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US seen likely to win in effort to shut down WTO’s appeals court

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The United States is likely to succeed in shutting down the World Trade Organization’s supreme court because other WTO members are powerless to stop it, diplomats, lawyers and officials said at a conference in Geneva on Friday.

The United States has blocked appointments of judges to the Appellate Body, throwing the WTO into crisis as it runs out of legal muscle to rule on international trade disputes.

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The European Union has made proposals to reform the way the judges work, but U.S. Ambassador Dennis Shea poured cold water on several of them on Thursday, saying appeals judges had “strayed” from what was agreed when the WTO was set up in 1995.

One diplomat from a large developing country said on Friday the United States regretted setting up the appeals system and it was not putting forward any ideas to reform it.

“We have no leverage,” he said. “The other side is flexing its muscles.”

“Moral suasion is all that is left,” said a Geneva-based trade lawyer.

Another trade lawyer and former negotiator for a U.S. ally said various alternatives being put forward were “band-aids”.

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“I don’t think there’s anything right now that the other (WTO) members can do. And I don’t think that any of these other band-aid solutions amount to anything,” he said.

A trade lawyer and former staffer on the Appellate Body’s secretariat said the United States was using hard leverage in many areas of trade, with its tariff war and regional trade agreements as well as at the WTO.

The trade experts were speaking at an event organized by the Cato Institute at Geneva’s Center for Trade and Economic Integration, on condition that the names and affiliations of speakers were not reported.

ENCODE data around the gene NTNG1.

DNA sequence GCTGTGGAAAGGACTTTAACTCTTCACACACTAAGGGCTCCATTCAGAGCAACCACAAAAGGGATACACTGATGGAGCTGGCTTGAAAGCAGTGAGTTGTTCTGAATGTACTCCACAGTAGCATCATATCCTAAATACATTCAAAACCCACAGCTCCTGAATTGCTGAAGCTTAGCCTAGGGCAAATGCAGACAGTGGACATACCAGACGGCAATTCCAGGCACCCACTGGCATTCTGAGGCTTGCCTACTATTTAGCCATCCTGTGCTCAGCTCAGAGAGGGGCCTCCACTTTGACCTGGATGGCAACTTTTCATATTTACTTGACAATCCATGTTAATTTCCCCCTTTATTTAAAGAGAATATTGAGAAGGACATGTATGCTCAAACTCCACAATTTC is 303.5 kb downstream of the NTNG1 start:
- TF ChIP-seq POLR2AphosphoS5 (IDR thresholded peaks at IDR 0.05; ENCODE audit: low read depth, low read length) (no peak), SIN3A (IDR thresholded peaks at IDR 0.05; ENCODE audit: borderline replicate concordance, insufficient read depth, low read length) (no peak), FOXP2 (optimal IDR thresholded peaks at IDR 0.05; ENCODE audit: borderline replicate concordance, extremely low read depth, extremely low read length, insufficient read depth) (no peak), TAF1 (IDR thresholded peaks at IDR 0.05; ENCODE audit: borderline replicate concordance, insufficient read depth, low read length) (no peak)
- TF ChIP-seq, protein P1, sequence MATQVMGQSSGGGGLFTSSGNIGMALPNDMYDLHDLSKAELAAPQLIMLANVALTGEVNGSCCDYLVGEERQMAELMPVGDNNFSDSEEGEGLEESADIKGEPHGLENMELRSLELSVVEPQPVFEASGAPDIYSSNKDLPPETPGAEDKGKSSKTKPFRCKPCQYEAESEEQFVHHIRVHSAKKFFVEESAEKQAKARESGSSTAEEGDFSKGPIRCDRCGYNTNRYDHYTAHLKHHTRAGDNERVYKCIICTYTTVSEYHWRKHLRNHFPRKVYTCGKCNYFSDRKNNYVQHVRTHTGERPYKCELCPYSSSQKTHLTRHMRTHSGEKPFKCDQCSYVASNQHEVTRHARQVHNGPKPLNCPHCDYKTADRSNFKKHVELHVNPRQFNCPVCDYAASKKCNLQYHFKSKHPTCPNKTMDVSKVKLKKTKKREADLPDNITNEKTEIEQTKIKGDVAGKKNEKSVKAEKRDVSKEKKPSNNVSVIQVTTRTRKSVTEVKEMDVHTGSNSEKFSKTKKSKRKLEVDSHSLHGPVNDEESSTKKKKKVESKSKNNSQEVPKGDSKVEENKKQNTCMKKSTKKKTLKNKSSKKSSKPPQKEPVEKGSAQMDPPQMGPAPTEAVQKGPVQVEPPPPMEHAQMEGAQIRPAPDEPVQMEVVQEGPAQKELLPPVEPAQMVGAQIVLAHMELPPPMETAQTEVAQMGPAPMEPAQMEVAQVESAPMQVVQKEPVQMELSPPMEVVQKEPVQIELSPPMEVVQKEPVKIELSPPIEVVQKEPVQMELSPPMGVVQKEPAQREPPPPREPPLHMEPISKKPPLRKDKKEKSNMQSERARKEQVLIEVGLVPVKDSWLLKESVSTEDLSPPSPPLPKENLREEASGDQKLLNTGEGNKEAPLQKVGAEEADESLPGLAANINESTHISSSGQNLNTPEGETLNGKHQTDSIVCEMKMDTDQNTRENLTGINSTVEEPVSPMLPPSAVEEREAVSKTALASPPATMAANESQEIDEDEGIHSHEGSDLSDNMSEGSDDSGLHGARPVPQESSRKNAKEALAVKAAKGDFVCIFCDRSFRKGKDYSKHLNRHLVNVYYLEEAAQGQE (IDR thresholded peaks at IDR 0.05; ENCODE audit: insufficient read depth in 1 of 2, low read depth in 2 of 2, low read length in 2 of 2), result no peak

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Attendees included senior officials from the WTO and ambassadors from WTO missions as well as veteran trade lawyers. Organizers said that U.S. officials had been invited to take part but declined.

Reporting by Tom Miles; editing by Andrew Roche

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Louisiana Democrat re-elected governor — despite Trump’s rallies for the Republican candidate

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The Associated Press has called the Lousiana's governor's race for incumbent Democrat John Bel Edwards.

Edwards triumphed over Republican businessman Eddie Rispone, who called to concede.

The outcome is another major political loss for President Donald Trump, who had held multiple campaign rallies for Rispone.

During his most recent rally, Trump begged the crowd to give him a "big win" in the election.

Eddie Rispone has conceded the #lagov race to Gov. John Bel Edwards, giving the Democrat four more years in ruby red Louisiana despite Trump’s best efforts to flip the seat. Edwards camp says Rispone called minutes ago to concede. #lagov #lalege

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Press secretary says it is ‘dangerous for the country’ to question whether she is putting out honest info

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Press secretary Stephanie Grisham on Saturday argued it was "dangerous for the country" for anyone to challenge the veracity of her claims.

Grisham made her argument after President Donald Trump went to Walter Reed Hospital for an unannounced doctor's visit, resulting in a great deal of speculation.

Following the visit, Grisham claimed Trump was "healthy" and "without complaints" -- a claim many found unlikely as the president has spent a good deal of time as president airing his many grievances.

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Sondland used WhatsApp to communicate with Ukraine — and won’t turn over the messages: report

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Ambassador Gordon Sondland used WhatsApp to send encrypted messages to a top Ukranian official, The Washington Post reported Saturday.

The communication occurred with Andriy Yermak, a top aide to President Volodymr Zelensky, when Sondland was in Kyiv, the newspaper reported.

"Sondland was also texting back and forth on WhatsApp with Yermak throughout the trip, and had been communicating with other Ukrainian officials over the messaging app in the preceding and subsequent months, according to people familiar with his interactions," The Post reported.

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